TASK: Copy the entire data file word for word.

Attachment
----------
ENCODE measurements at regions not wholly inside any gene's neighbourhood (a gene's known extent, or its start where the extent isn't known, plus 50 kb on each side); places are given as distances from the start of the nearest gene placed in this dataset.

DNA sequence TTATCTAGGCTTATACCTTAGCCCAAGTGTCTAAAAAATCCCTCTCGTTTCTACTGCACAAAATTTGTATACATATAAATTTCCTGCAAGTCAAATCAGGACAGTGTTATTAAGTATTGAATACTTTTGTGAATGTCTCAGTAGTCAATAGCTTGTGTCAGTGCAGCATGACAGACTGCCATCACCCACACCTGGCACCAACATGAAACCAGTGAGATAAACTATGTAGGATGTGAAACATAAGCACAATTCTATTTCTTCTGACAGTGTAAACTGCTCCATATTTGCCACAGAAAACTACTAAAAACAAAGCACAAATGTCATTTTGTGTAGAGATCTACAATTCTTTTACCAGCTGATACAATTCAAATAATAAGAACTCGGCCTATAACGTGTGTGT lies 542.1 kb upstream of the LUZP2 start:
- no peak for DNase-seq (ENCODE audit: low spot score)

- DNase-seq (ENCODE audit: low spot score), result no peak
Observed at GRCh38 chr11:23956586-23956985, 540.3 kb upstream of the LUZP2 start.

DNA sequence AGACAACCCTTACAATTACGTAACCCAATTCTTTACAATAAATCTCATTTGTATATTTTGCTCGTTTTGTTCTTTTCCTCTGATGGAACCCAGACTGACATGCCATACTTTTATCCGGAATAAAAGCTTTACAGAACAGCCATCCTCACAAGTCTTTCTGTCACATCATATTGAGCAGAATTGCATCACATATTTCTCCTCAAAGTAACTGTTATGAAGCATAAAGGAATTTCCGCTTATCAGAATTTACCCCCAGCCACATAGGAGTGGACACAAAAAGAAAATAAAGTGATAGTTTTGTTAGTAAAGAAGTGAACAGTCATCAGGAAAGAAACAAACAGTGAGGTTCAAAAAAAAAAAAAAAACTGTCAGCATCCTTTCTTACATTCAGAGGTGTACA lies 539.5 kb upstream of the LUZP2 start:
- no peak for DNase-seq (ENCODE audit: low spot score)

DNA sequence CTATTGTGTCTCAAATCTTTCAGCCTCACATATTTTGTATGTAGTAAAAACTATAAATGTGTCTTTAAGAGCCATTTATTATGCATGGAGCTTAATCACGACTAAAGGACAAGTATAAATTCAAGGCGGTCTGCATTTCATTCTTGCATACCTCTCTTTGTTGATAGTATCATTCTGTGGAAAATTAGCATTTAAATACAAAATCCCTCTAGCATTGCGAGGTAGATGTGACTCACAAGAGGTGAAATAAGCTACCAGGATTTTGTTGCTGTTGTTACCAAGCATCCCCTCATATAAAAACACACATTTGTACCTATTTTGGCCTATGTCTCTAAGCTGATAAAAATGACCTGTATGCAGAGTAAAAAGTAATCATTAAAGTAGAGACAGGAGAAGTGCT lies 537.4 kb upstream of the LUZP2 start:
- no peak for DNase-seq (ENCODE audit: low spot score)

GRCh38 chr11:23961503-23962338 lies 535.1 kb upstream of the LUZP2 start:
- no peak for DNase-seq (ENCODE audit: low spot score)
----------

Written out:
ENCODE measurements at regions not wholly inside any gene's neighbourhood (a gene's known extent, or its start where the extent isn't known, plus 50 kb on each side); places are given as distances from the start of the nearest gene placed in this dataset.

DNA sequence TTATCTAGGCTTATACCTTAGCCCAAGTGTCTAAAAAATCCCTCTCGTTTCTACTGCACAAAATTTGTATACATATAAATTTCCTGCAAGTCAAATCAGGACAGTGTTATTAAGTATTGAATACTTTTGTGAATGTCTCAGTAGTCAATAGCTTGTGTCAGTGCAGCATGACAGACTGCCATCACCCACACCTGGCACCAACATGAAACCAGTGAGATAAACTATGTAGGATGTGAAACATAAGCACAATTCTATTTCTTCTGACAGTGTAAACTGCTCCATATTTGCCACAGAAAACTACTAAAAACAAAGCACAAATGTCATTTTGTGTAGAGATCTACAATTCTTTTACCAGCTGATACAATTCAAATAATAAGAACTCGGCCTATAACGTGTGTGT lies 542.1 kb upstream of the LUZP2 start:
- no peak for DNase-seq (ENCODE audit: low spot score)

- DNase-seq (ENCODE audit: low spot score), result no peak
Observed at GRCh38 chr11:23956586-23956985, 540.3 kb upstream of the LUZP2 start.

DNA sequence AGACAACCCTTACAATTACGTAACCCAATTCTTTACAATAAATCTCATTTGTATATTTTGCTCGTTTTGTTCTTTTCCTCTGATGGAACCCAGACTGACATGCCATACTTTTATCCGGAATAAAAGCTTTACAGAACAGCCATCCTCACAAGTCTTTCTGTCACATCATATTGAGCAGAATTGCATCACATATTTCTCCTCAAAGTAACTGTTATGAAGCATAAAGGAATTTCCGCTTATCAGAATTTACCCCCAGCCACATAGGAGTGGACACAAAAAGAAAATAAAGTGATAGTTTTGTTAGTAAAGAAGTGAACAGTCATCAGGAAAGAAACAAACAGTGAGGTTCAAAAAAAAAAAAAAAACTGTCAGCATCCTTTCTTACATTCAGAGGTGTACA lies 539.5 kb upstream of the LUZP2 start:
- no peak for DNase-seq (ENCODE audit: low spot score)

DNA sequence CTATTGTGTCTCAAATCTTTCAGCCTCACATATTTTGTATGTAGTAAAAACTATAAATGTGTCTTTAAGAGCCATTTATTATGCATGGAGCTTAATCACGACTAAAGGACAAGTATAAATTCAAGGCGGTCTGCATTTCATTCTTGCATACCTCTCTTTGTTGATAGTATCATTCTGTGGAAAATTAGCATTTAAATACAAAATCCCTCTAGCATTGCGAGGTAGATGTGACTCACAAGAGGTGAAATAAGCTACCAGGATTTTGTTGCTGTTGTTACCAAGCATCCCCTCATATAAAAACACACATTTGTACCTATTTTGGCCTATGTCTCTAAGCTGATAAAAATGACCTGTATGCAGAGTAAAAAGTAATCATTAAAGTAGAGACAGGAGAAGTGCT lies 537.4 kb upstream of the LUZP2 start:
- no peak for DNase-seq (ENCODE audit: low spot score)

GRCh38 chr11:23961503-23962338 lies 535.1 kb upstream of the LUZP2 start:
- no peak for DNase-seq (ENCODE audit: low spot score)